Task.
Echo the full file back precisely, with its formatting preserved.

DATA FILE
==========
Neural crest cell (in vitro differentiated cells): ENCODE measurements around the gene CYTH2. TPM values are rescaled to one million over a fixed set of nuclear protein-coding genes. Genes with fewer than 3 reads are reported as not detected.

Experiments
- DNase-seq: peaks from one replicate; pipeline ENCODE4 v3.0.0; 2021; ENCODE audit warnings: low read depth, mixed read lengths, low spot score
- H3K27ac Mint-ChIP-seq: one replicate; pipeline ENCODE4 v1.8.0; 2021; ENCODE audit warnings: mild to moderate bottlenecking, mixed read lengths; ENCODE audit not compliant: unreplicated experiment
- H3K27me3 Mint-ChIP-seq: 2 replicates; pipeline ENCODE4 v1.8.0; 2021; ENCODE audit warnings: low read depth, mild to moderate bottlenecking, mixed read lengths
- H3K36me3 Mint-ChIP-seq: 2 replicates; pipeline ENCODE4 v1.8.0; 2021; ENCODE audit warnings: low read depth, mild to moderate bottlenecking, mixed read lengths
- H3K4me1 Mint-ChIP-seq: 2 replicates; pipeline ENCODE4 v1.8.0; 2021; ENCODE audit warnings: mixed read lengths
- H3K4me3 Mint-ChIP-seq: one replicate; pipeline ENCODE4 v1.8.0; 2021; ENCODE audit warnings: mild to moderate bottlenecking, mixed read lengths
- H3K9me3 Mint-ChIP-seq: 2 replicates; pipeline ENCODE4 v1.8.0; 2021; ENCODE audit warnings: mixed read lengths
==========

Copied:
Neural crest cell (in vitro differentiated cells): ENCODE measurements around the gene CYTH2. TPM values are rescaled to one million over a fixed set of nuclear protein-coding genes. Genes with fewer than 3 reads are reported as not detected.

Experiments
- DNase-seq: peaks from one replicate; pipeline ENCODE4 v3.0.0; 2021; ENCODE audit warnings: low read depth, mixed read lengths, low spot score
- H3K27ac Mint-ChIP-seq: one replicate; pipeline ENCODE4 v1.8.0; 2021; ENCODE audit warnings: mild to moderate bottlenecking, mixed read lengths; ENCODE audit not compliant: unreplicated experiment
- H3K27me3 Mint-ChIP-seq: 2 replicates; pipeline ENCODE4 v1.8.0; 2021; ENCODE audit warnings: low read depth, mild to moderate bottlenecking, mixed read lengths
- H3K36me3 Mint-ChIP-seq: 2 replicates; pipeline ENCODE4 v1.8.0; 2021; ENCODE audit warnings: low read depth, mild to moderate bottlenecking, mixed read lengths
- H3K4me1 Mint-ChIP-seq: 2 replicates; pipeline ENCODE4 v1.8.0; 2021; ENCODE audit warnings: mixed read lengths
- H3K4me3 Mint-ChIP-seq: one replicate; pipeline ENCODE4 v1.8.0; 2021; ENCODE audit warnings: mild to moderate bottlenecking, mixed read lengths
- H3K9me3 Mint-ChIP-seq: 2 replicates; pipeline ENCODE4 v1.8.0; 2021; ENCODE audit warnings: mixed read lengths